Taking out a mortgage is no joke. They’re most likely the largest loan any of us will take out in our lifetime. But “mortgage” isn’t a blanket term. There are many different types of mortgages. And one size does not fit all. Each has unique advantages and disadvantages. 

The 30-Year Fixed Mortgage 


A home loan with a fixed interest rate for 30 years.

With this type of loan, your interest rate never changes.

Pros of a 30-Year Fixed Mortgage:

This type of loan gives you the smallest possible monthly payment. You always have the flexibility to pay the loan off faster, by paying a little extra each month. It’s the most popular mortgage choice. 9 out of 10 home buyers opt for a 30-year fixed mortgage. This loan is predictable. It isn’t affected by the ebbs and flows of our (sometimes tumultuous) economy.

Since your monthly payment is lower, it can mean that you’re eligible for a larger house. Your quality of living is likely to increase.

Lower monthly payments leave more money in your budget for other financial goals. Whether you’d like to put a 6-month emergency fund on stand by. Or start investing in the stock market. Or start a college fund for your kids. Whatever you’re dreaming about- the flexibility is there.

Cons of a 30-Year Fixed Mortgage:

You end up paying more interest.

You’re stuck with a higher interest rate. The lender’s risk is higher with a 30-year mortgage. Their risk of not getting paid back increases with time. So they’ll charge a higher interest rate to protect themselves.

It also put you in danger of over-borrowing. It’s hard not to become starry-eyed when touring homes. If you opt for a larger, pricer home… your mortgage payment isn’t the only payment you need to anticipate. Larger utility bills and higher annual maintenance should also be factored in.

The 15-Year Fixed Mortgage 


A home loan with a fixed interest rate for 15 years.

Pros of a 15- Year Fixed Mortgage

The interest rate never changes throughout the life of your loan. Typically, this interest rate is significantly lower than 30-year mortgages. Your payments are predictable. You know exactly what to expect each month. Your total interest payments are less than they would be with a longer loan. This lower interest rate makes it a great option for refinancers.

You’ll also build home equity faster… because you’ll pay the principal quicker. It’s a streamlined way to full homeownership. Owning a home out-right is important to many people. So even though your monthly mortgage payment is much higher, you’ll have no monthly mortgage payment before too long.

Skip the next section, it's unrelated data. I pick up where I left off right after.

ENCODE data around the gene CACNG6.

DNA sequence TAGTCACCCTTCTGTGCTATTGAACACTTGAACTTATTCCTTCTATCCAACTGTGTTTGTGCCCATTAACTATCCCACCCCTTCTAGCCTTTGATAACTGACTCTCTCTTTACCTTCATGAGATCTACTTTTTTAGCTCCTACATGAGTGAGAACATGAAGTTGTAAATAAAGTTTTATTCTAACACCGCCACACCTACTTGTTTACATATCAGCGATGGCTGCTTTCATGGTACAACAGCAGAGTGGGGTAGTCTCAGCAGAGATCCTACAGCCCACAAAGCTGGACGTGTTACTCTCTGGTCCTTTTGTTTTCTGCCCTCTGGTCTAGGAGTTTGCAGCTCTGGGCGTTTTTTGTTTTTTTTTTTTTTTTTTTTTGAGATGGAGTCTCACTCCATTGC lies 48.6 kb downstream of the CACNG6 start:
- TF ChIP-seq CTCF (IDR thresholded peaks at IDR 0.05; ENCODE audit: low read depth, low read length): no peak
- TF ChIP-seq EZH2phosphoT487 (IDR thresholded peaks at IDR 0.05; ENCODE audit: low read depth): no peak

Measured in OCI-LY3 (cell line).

Cons of a 15-Year Fixed Mortgage

Your monthly payment could be almost double the monthly payment in a 30-year mortgage. 

The Adjustable-Rate Mortgage


An adjustable-rate mortgage is a home loan with an initial interest rate that is fixed. Then, that interest rate adjusts periodically. For example, a 6/1 ARM has an interest rate that is set for the first six years. Then, it adjusts annually depending on the economy.

These types of loans are best for buyers who don’t plan on having a mortgage for a long time. This can be a good option for someone who knows he/she will be relocating soon. Or it can be a good option for anyone who anticipates an increase in wealth in the next few years. Possibly due to retirement or an expected inheritance. Or anyone who feels confident that interest rates will be lower in the future. Buying during a stormy economy is a good time to use this type of mortgage. If economic interest rates fall, your monthly payment will too.

FHA Mortgage


FHA Mortgages are backed by the Federal Housing Administration. These loans are backed by the government. They’re designed for lower-income borrowers. It provides a good opportunity for those to break into the housing market.  It allows for down payments as low as 3.5 and credit scores as low as 500. There is a common misconception that FHA’s are for first-time homebuyers only. And that conventional loans are for seasoned buyers only. But this isn’t necessarily the case. FHA’s can be a good option for any type of modest buyer. 

Cons of FHA loans.

The home has to be your primary residence. It must be lived in. Investment properties flipped homes, and rentals aren’t eligible for FHA’s.

There are loan limits to FHA’s. The 2021 national FHA loan limit is 356,362 in low-cost areas and 822,374 in expensive areas. The current loan limit for Dane County is $356,362.

VA Mortgage


VA Mortgages are backed by the Department of Veterans Affairs. They’re only available to those that have served in the US military.

If you’ve served in the military you should absolutely take advantage of the VA mortgages. There’s no down payment required. No mortgage insurance is required. There are very limited closing costs. And these mortgages are always set at a very low interest rate.

There are almost no downsides. The exception is that not all properties qualify. And you can’t use a VA loan to buy an investment property or vacation home.

Check to see if you qualify for a VA mortgage. 

USDA Mortgage 


USDA mortgages are loans given by the US Department of agriculture. They exist to boost the economy of rural and suburban areas.

If living in nature appeals to you, a USDA mortgage could be a great option. Typically, you’re not beholden to a downpayment. You’ll have access to home improvement loans and grants.

However, income caps apply. So do property value caps.  And typically there are very specific zip codes that this applies to.

Here are the Madison-area Counties eligible for USDA loans:

  • Manitowoc County 
  • Marinette County 
  • Marquette County 
  • Menominee County

Check the price requirements for each county here. 


We’ve got several loan officers that we love to work with! Just reach out and we’ll get in you in touch with the best.